Jo Reed:  Okay.  This is usually around the time when you bring out that other shoe, which I think is about to drop. 

Sunil Iyengar:  Yes.  You know me too well, Jo.  So a whole range of other arts industries, while they did see growth compared to 2020 levels, still lag behind their 2019 values.  At the top of that list I'd place a category called independent artists, writers, and performers.  So these are establishments led by artists that have at least one employee on payroll.  This industry gained from 2020, but at 33.5 billion is still under the 41 billion it contributed to GDP in 2019.  Performing arts organizations also have not quite caught up with 2019 levels, though they're nearly there, as is the case with fine arts schools, and custom architectural services such as woodwork and metal.  Then there are a couple of industries that have been in persistent decline since 2020-- arts related construction, and grant making services in the arts.  Again, this is when measured by total economic activity, but those are the two big outliers.  So Jo, not to pile on the bad news, but we see that despite all the economic growth for the sector in aggregate, no single state has recovered to the employment levels of 2019.  Here we're talking about workers on payroll at arts and cultural industries.  That's 4.9 million workers in 2021, up 5 percent from 2020 compared with the 3 percent growth rate for employment in all industries.  So that sounds good, but it's still lower than the 5.1 million arts and cultural workers in 2019 pre-pandemic.  Industries that are employing far fewer than they did in 2019 include performing arts organizations, performing arts venues, the film industry, and others.

Jo Reed:  Okay, so this is a very mixed bag.  Are you saying that, in the final analysis, the arts sector has shown some resilience after that first terrible pandemic year?

Sunil Iyengar:  Yes, I think there's no doubt.  I mean, in the second year after the pandemic, there's definitely been growth as I've shown across the sector and for particular industries, many of which are highly concentrated with commercial establishments.  But I want to sort of make two caveats.  One is, while the economic contributions of self-employed workers are recognized in the value added figures I shared-- you know, when I mentioned total economic activity and growth to GDP, that sort of thing-- that does count self-employed workers, but the data do not permit us to report the number of self-employed workers in each of the industries mentioned.  So what that means is I suspect that we're seeing turbocharged growth for some arts industries even while they've lost workers since 2019, and that's because they're reverting to contractors such as self-employed artists and other workers who are not counted in the total employment figures here.  So that might be why the total employment numbers are lower but we see economic growth still continuing.  Second, the other caveat is that although many of the high growth industries are largely commercial, it's important to mention the role of nonprofit arts organizations in this ecosystem.  They seed innovation, experimentation, and they provide equitable access, of course, to these arts forms and disciplines.  So that's really a credo for the nonprofit arts sector as a whole, that's kind of in their mission, and it really re resounds with the NEA's mission as well, experimentation but also equitable access.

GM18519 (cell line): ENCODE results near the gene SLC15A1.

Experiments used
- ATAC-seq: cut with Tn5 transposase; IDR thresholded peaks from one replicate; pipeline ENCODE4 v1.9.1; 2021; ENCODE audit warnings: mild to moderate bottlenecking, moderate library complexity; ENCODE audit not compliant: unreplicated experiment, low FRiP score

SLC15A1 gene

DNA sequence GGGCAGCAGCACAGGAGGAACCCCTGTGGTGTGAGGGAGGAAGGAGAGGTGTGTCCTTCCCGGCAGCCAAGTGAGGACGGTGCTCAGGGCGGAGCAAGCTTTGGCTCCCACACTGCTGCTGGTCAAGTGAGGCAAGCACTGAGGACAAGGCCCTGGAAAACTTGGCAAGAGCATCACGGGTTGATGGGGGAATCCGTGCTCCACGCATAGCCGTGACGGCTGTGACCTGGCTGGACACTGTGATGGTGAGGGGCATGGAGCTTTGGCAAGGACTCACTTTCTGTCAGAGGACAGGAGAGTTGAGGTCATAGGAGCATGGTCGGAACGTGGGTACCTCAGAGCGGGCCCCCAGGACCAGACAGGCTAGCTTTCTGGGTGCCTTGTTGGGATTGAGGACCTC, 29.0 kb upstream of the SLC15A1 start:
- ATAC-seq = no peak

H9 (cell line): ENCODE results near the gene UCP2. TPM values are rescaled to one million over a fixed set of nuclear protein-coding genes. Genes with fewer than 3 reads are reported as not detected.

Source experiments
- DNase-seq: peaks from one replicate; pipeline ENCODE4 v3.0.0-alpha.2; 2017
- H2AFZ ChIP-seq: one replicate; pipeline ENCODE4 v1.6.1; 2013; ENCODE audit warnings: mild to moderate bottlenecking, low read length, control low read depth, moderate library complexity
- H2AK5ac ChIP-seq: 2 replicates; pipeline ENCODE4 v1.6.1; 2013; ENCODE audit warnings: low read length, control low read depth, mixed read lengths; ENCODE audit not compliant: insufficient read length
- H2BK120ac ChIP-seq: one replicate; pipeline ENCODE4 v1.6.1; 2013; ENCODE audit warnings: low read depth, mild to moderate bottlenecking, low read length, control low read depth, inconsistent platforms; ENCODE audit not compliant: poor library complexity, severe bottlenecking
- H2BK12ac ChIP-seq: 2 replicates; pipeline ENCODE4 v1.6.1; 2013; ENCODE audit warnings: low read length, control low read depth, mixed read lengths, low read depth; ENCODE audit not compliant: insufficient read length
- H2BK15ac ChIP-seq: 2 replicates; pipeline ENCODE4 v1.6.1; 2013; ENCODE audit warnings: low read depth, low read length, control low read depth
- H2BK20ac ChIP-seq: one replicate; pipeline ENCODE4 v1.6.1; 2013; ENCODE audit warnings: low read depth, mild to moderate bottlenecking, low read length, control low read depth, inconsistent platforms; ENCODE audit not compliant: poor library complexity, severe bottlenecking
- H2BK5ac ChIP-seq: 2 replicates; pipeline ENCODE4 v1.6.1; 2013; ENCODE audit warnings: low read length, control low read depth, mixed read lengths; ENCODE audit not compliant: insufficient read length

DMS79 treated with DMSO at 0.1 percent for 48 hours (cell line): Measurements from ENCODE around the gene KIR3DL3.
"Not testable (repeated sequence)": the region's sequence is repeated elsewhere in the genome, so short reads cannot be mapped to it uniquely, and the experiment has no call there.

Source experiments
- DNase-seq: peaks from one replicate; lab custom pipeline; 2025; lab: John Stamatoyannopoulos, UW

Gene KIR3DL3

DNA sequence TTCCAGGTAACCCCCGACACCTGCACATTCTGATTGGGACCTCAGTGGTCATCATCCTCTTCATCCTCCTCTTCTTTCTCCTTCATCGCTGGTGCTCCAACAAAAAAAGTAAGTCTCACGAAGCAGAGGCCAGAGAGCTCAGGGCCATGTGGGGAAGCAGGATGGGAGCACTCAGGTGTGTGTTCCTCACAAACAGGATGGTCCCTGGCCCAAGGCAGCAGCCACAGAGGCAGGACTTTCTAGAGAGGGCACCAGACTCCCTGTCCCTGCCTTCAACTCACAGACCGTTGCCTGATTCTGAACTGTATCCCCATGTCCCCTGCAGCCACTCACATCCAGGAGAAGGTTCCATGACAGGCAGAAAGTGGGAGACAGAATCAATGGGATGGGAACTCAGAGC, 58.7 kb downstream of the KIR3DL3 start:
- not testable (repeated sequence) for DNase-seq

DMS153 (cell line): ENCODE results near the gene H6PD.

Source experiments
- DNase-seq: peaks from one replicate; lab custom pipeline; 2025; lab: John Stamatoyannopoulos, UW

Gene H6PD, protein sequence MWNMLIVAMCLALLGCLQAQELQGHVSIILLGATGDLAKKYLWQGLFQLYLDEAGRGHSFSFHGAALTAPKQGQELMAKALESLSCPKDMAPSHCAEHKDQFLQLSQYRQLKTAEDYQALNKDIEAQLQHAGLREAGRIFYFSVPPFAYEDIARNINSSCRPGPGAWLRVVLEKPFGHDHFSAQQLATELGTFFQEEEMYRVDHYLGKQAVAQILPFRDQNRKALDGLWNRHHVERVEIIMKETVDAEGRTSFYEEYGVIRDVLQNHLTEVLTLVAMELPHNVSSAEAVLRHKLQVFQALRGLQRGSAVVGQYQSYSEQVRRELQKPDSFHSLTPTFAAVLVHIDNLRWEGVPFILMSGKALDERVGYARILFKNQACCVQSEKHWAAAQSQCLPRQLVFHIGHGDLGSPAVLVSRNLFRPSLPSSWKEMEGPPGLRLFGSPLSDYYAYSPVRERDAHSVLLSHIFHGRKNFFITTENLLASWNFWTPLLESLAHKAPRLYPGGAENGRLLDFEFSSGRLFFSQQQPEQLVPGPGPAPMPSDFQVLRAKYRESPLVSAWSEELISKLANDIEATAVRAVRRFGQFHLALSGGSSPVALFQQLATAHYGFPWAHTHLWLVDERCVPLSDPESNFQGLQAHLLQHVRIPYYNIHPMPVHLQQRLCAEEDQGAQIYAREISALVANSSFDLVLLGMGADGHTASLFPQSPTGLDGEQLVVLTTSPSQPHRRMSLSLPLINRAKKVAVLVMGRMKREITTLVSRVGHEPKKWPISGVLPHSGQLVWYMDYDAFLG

Jo Reed:  Yes, indeed it does.  Sunil, thank you very much.  These are numbers to chew on for a while. 

Sunil Iyengar:  Yes, at least for a year when we get the new numbers.  Thanks.

Jo Reed:  That was Sunil Iyengar.  He's Director of Research and Analysis here at the National Endowment for the Arts.  You've been listening to Quick Study.  The music is We Are One from Scott Holmes Music.  It's licensed through Creative Commons.  Until next month, I'm Josephine Reed.  Thanks for listening.

In this episode of Quick Study, we look at new statistics from the Bureau of Economic Analysis, showing the pace of recovery for arts and cultural industries from 2020 to 2021.